Dutch government imposes strict lockdown measures ahead of Christmas

Netherlands' PM Mark Rutte speaks during a press conference in Tirana, Albania, Wednesday, Nov. 10, 2021.
Netherlands' PM Mark Rutte speaks during a press conference in Tirana, Albania, Wednesday, Nov. 10, 2021. Copyright AP Photo
By Euronews with AP, AFP
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The announcement was made after the 7pm meeting of the government, headed by PM Mark Rutte.


The Netherlands is back to a nationwide lockdown starting Sunday to curb the Omicron variant, caretaker prime minister Mark Rutte said after a meeting with his government to discuss new restrictions.

"I am here tonight in a sombre mood," Rutte said during a televised press conference. "To sum it up in one sentence, the Netherlands is going into lockdown again from tomorrow."

He added that the move was “unavoidable because of the fifth wave caused by the Omicron variant that is bearing down on us.”

Rutte admitted that the news was not what people were hoping for at Christmas. "So yes, a disappointing but perhaps not very big surprise," he said.

Elementary schools were ordered to close a week early for Christmas holidays until January 14.

Young children registered the steepest rises in infections in a recent coronavirus surge in the Netherlands.

Bars, restaurants, and other public meeting places such as theatres and cinemas have been shutting their doors at 5 pm since November 28 and will now have to continue through the holiday season.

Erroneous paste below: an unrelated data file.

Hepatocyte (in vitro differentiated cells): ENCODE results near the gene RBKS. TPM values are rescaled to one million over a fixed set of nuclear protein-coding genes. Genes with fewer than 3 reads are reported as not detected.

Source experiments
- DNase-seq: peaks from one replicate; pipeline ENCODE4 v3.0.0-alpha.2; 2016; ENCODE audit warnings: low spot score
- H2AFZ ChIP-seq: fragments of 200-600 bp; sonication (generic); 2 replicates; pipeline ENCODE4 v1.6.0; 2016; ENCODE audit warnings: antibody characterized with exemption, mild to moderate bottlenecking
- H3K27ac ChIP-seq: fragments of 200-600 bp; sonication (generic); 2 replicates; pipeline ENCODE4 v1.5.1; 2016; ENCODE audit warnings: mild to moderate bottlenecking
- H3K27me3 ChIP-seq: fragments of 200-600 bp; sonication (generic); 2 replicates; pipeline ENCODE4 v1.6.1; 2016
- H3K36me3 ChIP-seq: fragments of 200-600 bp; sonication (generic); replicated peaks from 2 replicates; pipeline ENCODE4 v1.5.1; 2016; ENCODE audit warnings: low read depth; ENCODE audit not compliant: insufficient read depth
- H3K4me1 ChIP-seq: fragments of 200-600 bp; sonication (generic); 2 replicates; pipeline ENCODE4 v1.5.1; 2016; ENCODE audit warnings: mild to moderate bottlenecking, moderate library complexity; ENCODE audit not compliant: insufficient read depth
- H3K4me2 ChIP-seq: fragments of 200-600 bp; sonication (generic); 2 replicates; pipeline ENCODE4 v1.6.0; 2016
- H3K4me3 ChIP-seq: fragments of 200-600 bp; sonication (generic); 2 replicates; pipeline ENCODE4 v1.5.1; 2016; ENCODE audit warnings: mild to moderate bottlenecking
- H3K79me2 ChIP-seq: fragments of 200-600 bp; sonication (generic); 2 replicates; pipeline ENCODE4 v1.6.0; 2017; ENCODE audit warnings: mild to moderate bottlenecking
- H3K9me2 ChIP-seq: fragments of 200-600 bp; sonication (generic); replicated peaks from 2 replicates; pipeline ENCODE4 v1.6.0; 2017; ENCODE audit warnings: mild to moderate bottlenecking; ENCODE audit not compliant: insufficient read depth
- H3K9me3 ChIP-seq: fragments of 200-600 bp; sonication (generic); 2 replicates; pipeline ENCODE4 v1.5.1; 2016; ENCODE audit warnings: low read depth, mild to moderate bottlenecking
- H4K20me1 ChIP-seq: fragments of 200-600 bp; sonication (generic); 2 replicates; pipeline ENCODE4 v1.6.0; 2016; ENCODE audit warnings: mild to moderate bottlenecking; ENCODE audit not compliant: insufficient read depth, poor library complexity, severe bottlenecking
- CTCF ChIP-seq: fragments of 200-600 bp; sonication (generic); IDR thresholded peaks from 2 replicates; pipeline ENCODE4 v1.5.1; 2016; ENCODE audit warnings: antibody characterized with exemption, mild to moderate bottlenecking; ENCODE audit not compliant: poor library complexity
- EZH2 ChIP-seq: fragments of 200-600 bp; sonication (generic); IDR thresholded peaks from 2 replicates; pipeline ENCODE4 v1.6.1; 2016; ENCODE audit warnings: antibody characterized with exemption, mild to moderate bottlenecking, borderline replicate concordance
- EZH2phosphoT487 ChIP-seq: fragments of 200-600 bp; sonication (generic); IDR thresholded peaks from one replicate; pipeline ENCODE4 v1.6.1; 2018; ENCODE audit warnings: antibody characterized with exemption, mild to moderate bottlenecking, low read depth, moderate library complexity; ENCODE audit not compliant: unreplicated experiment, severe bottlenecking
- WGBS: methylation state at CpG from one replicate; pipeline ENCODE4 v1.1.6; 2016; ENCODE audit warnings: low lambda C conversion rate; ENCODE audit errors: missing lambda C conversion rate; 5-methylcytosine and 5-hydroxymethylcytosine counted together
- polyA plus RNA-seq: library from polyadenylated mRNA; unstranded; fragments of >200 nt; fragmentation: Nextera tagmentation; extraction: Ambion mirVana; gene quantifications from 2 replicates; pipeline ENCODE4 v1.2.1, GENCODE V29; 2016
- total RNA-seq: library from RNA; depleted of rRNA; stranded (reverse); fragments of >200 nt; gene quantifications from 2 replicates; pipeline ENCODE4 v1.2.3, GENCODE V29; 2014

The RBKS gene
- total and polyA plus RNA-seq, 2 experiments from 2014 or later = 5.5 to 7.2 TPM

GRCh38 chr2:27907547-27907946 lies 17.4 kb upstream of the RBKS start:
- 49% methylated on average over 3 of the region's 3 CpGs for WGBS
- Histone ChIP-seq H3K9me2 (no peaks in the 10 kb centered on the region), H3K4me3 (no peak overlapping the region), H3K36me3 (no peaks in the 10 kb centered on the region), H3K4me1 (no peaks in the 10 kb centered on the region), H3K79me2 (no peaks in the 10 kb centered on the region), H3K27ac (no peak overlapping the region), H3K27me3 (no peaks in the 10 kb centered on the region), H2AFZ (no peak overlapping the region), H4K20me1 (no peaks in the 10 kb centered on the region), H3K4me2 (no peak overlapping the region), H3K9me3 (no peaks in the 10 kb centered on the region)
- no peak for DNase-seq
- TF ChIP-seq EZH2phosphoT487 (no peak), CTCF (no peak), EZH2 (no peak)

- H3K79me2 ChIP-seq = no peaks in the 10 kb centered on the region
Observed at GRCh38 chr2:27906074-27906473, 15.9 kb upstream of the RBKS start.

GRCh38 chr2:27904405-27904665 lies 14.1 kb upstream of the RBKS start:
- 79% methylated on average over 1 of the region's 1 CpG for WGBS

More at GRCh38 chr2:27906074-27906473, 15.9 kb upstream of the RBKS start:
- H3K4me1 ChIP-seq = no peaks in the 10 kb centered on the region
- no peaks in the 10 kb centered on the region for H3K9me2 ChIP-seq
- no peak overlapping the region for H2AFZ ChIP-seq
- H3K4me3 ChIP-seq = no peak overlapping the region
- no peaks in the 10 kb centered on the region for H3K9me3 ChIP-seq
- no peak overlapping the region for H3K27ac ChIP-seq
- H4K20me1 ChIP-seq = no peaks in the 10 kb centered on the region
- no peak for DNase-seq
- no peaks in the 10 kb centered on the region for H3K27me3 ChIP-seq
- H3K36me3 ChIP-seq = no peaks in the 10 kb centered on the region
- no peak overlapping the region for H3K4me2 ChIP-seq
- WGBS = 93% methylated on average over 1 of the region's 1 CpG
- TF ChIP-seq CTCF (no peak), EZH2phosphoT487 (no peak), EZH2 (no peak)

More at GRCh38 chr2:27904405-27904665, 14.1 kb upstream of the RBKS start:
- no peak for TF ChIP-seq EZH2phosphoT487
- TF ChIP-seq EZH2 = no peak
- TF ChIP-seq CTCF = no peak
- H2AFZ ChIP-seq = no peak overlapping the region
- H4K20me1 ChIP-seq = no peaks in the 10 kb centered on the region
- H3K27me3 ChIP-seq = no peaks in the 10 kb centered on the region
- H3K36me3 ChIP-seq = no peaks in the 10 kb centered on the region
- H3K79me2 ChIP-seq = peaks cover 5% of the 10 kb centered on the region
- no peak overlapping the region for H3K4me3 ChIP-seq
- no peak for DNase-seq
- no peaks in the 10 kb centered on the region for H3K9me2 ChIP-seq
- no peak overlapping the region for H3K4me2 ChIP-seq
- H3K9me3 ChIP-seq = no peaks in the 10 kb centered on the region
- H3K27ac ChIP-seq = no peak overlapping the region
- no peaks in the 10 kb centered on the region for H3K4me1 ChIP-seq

Residents will be permitted only up to two visitors except for Christmas and New Year's, when four will be allowed, caretaker PM explained.

Rutte said that sustained high pressure on the health care system combined with the looming threat of the Omicron variant made measures unavoidable.

"This new variant is spreading considerably faster than the current Delta variant," he said, admitting not much is known about Omicron.

Earlier Tuesday, the country's public health institute in its weekly COVID-19 update said that positive tests declined by 21 per cent over the past week to 116,477.

Hospital admissions were down 10 per cent and intensive care units edged lower by 4 per cent, though the institute warned that the Omicron variant is expected to cause more infections and could in turn lead to an increase in hospital admissions.

Health minister Hugo de Jonge said the country's booster campaign will be accelerated so that every adult who wants a booster shot will be able to get one by the second half of January.

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